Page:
Looking for a better way to do things
PAMELA GLINSKISEBRING - SEBRING Buttonwood Bay resident Brad Holland earned his nickname, "Grillman," by building a multimillion-dollar business selling the patented slow-cooking barbecue grills and accessories he invented.
Published: January 14, 2013
Published: January 14, 2013
This North Carolina native grew up in his grandparent's farmhouse, with 12 other relatives and a family friend. Knowing the value of hard work, while still in school, Holland took a variety of jobs delivering papers, shining shoes, cleaning pool tables and doing shoe repairs.
He said that he quickly learned that necessity truly is the mother of invention. "I always looked for a better way to do things … an easier way," Holland explained.
After getting out of the Navy, Holland became a welder. He earned extra money barbecuing pigs for parties he catered on Sundays, his day off from his job at General Electric.
But, watching over the meat as it roasted took too much time away from his hectic schedule.
Holland had an idea for a barbecue grill that would slow-cook the meat without causing any fire flare-ups.
He used his welding skills to create several different prototypes, experimenting with a variety of deflector plates, burners and drip pans until he found the proper "configuration for consistent, indirect cooking."
When the GE plant he worked for closed in 1983, Holland took orders for his innovative grills, producing 20 at a time in his backyard welding shop. In 1988, he received the first of his six patents.
"I have always liked to cook, even when I was in the Boy Scouts," said Holland, who developed Brad's Private Stock Carolina sauces, rubs, breading and seasonings.
A complete line of gas, charcoal and electric Holland Grills and accessories are sold online or by licensed distributors of the company based in Holly Springs, N.C.
"They are the only grills made in the United States," said his wife, Dee, proudly.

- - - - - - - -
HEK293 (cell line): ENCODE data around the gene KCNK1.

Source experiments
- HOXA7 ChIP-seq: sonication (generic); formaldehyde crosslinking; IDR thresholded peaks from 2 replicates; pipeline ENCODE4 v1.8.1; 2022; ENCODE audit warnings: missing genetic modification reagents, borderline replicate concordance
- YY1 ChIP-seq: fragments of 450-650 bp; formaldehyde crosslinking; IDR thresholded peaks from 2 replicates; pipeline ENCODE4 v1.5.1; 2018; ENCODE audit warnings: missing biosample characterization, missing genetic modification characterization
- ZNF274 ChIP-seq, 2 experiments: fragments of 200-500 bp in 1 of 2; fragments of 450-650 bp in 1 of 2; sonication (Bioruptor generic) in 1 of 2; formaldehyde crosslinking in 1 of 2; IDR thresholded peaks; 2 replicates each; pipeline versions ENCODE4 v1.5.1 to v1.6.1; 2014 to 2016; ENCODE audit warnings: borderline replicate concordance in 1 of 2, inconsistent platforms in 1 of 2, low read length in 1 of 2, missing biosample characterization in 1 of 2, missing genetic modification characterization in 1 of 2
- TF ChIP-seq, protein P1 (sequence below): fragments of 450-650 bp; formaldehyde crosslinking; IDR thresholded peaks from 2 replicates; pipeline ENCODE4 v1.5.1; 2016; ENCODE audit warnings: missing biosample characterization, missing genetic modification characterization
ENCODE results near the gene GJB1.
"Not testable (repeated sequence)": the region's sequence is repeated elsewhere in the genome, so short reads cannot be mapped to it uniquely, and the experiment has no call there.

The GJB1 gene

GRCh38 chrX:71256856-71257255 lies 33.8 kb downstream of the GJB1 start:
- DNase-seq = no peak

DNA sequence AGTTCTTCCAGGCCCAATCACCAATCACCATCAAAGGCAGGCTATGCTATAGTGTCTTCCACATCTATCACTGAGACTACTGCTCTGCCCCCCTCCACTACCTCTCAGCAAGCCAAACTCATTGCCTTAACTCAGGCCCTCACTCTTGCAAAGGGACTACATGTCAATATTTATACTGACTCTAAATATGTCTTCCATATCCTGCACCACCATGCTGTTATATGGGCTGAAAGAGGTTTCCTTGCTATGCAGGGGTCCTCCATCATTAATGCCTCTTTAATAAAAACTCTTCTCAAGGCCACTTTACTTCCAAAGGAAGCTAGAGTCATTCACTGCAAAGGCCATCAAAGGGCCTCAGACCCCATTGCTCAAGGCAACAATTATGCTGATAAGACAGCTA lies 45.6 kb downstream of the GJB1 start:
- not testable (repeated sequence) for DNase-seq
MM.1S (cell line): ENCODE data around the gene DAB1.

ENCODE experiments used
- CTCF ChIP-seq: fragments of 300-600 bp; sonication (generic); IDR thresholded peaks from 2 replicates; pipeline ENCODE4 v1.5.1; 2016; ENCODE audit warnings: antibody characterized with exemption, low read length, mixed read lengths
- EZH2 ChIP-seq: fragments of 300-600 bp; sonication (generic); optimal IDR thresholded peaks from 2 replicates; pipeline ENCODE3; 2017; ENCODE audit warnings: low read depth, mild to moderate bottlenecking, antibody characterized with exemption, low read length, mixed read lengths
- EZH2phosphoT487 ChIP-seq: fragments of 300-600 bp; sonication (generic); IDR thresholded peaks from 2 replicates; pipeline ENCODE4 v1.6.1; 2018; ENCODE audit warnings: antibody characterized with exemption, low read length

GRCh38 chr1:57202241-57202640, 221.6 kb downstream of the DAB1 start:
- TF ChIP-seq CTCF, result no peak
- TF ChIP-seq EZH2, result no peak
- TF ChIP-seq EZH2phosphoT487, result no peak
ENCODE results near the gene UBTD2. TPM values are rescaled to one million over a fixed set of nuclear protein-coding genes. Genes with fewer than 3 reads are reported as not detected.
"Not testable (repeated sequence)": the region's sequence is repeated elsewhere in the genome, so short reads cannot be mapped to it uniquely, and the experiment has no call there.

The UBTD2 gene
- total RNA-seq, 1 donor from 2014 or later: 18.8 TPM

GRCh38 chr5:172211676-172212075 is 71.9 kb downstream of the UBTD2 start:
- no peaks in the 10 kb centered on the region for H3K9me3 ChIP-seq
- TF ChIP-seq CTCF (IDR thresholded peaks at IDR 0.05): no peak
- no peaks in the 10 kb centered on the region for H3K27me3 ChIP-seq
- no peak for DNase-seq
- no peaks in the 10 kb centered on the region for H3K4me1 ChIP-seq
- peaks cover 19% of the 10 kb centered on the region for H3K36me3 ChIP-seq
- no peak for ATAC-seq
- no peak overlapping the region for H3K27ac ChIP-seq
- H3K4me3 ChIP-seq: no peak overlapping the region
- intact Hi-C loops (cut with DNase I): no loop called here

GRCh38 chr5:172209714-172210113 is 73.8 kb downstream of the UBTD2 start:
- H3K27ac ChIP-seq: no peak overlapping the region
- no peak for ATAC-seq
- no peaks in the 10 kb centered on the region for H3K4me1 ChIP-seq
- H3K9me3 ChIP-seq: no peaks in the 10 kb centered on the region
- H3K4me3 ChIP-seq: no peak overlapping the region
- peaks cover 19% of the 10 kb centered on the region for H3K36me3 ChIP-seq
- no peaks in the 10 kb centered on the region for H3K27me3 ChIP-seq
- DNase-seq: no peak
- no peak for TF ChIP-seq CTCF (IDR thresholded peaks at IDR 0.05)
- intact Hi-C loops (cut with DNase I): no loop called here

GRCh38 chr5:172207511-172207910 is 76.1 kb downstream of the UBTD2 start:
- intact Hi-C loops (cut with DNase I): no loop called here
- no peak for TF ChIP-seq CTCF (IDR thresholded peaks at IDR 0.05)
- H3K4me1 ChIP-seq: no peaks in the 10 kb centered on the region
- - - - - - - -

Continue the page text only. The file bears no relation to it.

"Quality and service are the most important things for running a business if you want to be successful," said Brad Holland, who, when his business was at its peak, sold approximately 80,000 grills in one year.
Holland's pride in the product line he developed and sold for decades was evident as he talked about everything from the company motto, "If you're looking, it's not cooking," to the Holland Grill Cooking Team.
He boasted: "They won the North Carolina state championship five times."
His grill can also be used as a steamer, smoker or an outdoor oven.
"It is my complete outdoor kitchen," explained Dee, standing next to the red, oversized commercial grill that sits in their driveway. "You can cook your whole meal at one time … meats, vegetables and pies."
Brad met Dee while playing golf, and they were married 19 years ago.
After years of traveling all over the country to attend state fairs and trade shows, the couple sold the business in 2006 to the Georgia manufacturing firm that produces the Holland Grills.
The current CEO, Barry Byars, has left the business "virtually unchanged," even still employing many of the original people who worked for the Holland family.
"We bought an RV and hit the road. We traveled around until we came here and decided to stay," remarked this unassuming, laid-back man, dressed comfortably in shorts held up by American flag suspenders.
The Hollands exchanged their life on the road in their motorcoach for a winter residence in Sebring three years ago. Now, their days consist of enjoying a game of golf, fishing or playing pool or cards at the Buttonwood Bay community center.
"Most of the things you want to do are right here. You can always find something," said Dee.
Brad added, "Sebring is a good town … they just need a Dick's Sporting Goods."
Brad is on the board of directors of the Buttonwood Bay Homeowners Association and is a member of American Legion Post 25 in Lake Placid, the Sebring VFW and the Moose Lodge. He is also an active member of the tea party.
"This is a good county, a good place to live. The fact that someone from humble beginnings can excel, people don't understand what that's worth," said Holland.
Still a spokesman for the product he invented, Holland makes appearances at events, attends trade shows and is invited to participate every year in the "Quail Unlimited Celebrity Conservation Quail Hunt."
An avid outdoorsman who enjoys hunting, Holland enjoys the perks and is looking forward to this year's Quail Unlimited event, which begins Jan. 24 in Albany, Ga.
"I stand out there by the grills, shake hands and they take pictures," he added. "I did some TV spots last year."